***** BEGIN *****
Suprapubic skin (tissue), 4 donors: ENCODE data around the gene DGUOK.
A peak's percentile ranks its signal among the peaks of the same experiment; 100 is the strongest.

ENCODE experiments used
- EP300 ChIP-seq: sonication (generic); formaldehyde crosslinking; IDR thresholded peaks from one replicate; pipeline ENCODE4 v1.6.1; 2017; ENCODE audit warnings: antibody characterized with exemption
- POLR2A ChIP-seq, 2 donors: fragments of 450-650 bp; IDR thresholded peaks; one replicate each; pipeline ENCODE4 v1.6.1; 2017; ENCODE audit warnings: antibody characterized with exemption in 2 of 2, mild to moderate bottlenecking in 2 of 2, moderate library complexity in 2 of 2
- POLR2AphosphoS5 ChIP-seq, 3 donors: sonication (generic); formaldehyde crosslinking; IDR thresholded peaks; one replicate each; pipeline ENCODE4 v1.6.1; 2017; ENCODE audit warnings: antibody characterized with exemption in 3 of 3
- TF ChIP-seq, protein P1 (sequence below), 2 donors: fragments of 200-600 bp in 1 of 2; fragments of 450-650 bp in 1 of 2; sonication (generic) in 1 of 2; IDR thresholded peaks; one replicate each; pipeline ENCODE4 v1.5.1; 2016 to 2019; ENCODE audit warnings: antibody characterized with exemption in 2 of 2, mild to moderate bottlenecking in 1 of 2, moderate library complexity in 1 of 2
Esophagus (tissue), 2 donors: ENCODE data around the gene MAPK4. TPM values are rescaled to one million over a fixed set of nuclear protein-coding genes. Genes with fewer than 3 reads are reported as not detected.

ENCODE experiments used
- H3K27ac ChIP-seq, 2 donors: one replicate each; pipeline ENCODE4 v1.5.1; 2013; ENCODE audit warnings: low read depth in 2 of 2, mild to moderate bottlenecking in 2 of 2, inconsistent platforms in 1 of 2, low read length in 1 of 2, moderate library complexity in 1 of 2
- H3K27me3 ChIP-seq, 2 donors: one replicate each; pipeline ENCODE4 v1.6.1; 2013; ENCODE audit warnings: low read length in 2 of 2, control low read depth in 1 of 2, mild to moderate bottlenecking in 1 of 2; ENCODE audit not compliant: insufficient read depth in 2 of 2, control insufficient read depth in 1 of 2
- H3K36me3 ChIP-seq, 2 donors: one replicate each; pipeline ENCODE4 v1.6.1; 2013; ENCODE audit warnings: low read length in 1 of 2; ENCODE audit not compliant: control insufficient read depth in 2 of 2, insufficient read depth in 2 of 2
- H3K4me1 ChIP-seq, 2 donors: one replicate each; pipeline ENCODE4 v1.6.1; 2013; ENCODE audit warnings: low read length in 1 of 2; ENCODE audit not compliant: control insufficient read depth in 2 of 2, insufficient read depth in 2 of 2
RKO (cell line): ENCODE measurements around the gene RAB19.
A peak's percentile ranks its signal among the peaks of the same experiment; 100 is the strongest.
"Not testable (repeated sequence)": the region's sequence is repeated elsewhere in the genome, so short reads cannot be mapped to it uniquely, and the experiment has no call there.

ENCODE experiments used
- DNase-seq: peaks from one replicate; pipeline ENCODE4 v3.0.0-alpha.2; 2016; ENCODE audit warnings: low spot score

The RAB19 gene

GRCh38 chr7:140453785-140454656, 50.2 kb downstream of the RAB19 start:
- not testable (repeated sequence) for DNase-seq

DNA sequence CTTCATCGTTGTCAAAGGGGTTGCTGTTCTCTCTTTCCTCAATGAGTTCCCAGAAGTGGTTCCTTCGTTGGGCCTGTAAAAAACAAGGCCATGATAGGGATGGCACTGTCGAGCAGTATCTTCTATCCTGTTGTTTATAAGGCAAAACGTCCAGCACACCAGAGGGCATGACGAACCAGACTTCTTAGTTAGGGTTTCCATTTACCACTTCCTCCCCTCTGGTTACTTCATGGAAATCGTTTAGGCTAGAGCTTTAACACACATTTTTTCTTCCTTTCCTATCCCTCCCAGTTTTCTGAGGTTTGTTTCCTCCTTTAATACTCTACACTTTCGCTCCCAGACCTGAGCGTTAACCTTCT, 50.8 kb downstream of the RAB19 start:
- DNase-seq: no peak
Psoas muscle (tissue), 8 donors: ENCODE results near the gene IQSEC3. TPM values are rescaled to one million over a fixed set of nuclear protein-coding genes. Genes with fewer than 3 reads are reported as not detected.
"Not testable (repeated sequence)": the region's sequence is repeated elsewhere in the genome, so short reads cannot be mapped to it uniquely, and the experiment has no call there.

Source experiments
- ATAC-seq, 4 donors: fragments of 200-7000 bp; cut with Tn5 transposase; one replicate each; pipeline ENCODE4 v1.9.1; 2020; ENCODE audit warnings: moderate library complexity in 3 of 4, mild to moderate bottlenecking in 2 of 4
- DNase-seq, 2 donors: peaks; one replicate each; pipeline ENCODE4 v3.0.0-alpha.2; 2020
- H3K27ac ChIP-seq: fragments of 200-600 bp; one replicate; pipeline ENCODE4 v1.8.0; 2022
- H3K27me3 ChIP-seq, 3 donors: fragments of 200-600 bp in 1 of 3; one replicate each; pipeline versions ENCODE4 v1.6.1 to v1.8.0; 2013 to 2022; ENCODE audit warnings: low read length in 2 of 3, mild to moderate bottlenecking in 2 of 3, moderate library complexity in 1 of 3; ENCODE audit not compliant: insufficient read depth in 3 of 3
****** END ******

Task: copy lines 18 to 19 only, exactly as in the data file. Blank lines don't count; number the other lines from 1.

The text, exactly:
- DNase-seq: peaks from one replicate; pipeline ENCODE4 v3.0.0-alpha.2; 2016; ENCODE audit warnings: low spot score

The RAB19 gene